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Layoffs Can Ruin Your Investments

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Wall Street may cheer when companies announce layoffs -- but it's in dire need of a reality check. Layoffs not only continue to drag on our already weak economy, but will also likely hurt the future prospects of many of the companies that turn to them to bolster profitability.

A rotten ripple effect
The Wall Street Journal recently explored a common-sense topic that investors should take very seriously: Even a hint that layoffs may be on the table sets off a nasty downward spiral in employee morale.

When workers worry that the axe is going to fall -- even far in the future -- negative outcomes begin. A fear-fraught environment takes workers' eyes off their goals, hinders companies' ability to recruit new talent, and can give the highest-performing employees the "incentive" they need to head for the exits in search of safer ground.

Such uncertain employment environments create stressed-out workers. And that stress goes far beyond simple emotional responses, to create real problems in the workplace.

The Occupational Safety and Health Administration (OSHA) has deemed stress a workplace hazard in the past. Estimates suggest that it costs American businesses hundreds of billions annually. The Centers for Disease Control have also pointed to the health risks and negative economic results stress, which causes increases in illness, absenteeism, and other negative drags that (obviously!) disrupt productivity.

Layoffs: more than just numbers
There may be a shortage of jobs in the U.S., but sadly, there's no shortage of companies cutting workers right now. Mass layoffs jumped by 3% over the summer as 145,000 people found themselves unemployed.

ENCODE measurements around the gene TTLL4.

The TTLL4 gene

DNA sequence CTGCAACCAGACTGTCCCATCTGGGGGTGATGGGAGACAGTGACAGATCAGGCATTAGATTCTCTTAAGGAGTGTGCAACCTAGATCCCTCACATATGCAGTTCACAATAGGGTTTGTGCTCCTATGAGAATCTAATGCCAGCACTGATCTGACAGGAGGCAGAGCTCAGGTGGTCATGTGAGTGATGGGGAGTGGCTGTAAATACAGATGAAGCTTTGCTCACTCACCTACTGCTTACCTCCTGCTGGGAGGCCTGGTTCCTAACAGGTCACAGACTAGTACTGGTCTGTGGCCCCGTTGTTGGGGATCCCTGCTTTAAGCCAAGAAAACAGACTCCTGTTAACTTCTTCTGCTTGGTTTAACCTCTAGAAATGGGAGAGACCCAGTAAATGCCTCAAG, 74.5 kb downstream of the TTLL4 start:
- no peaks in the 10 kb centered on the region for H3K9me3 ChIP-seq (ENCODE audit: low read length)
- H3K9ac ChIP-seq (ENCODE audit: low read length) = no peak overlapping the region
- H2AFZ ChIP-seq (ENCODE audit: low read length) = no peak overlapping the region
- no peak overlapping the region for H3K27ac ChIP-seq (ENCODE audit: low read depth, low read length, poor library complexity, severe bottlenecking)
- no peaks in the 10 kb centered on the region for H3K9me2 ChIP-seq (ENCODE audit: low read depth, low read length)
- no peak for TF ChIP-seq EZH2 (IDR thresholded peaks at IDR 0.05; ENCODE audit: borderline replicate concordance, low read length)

Bank of America (NYSE: BAC  ) intends to whack "overall employment levels" by 30,000; that figure represents people, of course, regardless of sanitized talk of payroll "levels."

Although companies like Lockheed Martin (NYSE: LMT  ) , Cisco (Nasdaq: CSCO  ) , and Goldman Sachs (NYSE: GS  ) probably gathered the most headlines due to their high-profile layoff plans, they're not the only companies slashing payrolls.

In July, Boston Scientific announced it would cut 1,400 jobs to slash $275 million in costs. Research In Motion (Nasdaq: RIMM  ) also announced plans to cut 2,000 positions in July. Pfizer (NYSE: PFE  ) started off 2011 with an unpleasant bang, with plans to reduce its workforce by 5,530 employees.

More recently, UBS (NYSE: UBS  ) had announced plans to cut 3,500 employees even before last week's dreadful "rogue trader" incident. An additional $2 billion in unexpected losses certainly doesn't do much to add an air of confidence at that financial company, I'm sure.

Go for greatness
Obviously, in difficult economic times, cost-cutting can become crucial for some companies to survive. However, investors need to stop cheering when companies imply that reducing payrolls will boost short-term profitability at the expense of building solid, strong long-term businesses. Layoffs should be chilling, not cheerful.